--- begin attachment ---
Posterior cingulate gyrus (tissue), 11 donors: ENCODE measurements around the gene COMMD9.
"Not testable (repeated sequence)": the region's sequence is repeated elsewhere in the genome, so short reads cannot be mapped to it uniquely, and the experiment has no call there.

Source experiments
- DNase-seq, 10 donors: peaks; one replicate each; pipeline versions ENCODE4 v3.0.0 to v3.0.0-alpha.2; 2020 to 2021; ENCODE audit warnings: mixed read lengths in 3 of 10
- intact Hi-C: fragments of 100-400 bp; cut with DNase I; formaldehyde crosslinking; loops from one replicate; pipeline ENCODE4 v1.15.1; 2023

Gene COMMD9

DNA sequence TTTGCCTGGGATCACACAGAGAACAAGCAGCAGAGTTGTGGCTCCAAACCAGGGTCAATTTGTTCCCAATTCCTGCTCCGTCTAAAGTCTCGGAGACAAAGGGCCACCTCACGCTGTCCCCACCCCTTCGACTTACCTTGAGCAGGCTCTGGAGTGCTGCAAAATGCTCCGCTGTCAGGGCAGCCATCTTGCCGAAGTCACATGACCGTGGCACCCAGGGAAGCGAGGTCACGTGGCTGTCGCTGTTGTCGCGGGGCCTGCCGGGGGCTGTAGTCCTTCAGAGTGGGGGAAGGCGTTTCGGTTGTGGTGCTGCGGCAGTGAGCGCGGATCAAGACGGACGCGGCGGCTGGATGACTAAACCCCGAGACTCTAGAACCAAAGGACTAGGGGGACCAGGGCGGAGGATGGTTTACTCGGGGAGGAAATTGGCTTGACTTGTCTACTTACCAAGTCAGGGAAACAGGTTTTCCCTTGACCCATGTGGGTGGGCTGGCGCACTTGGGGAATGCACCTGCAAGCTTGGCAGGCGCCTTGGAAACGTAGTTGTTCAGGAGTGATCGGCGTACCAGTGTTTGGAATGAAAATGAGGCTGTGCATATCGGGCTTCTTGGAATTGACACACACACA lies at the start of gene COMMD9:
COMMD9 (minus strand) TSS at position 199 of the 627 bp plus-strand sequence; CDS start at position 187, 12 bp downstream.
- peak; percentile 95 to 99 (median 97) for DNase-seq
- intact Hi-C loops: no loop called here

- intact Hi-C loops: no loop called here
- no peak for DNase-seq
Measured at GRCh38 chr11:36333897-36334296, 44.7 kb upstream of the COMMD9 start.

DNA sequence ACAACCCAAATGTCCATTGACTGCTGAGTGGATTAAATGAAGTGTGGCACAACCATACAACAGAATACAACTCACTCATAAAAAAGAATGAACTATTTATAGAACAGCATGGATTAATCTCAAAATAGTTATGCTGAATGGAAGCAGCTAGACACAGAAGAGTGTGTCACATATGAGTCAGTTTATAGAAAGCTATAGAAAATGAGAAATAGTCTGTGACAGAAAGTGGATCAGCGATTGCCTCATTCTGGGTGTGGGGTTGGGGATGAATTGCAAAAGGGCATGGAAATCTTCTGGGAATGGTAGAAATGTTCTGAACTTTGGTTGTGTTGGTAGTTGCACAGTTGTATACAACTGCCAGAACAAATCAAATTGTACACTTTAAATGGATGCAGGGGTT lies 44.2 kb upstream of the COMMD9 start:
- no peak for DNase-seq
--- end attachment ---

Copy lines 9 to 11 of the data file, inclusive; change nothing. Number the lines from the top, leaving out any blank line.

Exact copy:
- peak; percentile 95 to 99 (median 97) for DNase-seq
- intact Hi-C loops: no loop called here

- intact Hi-C loops: no loop called here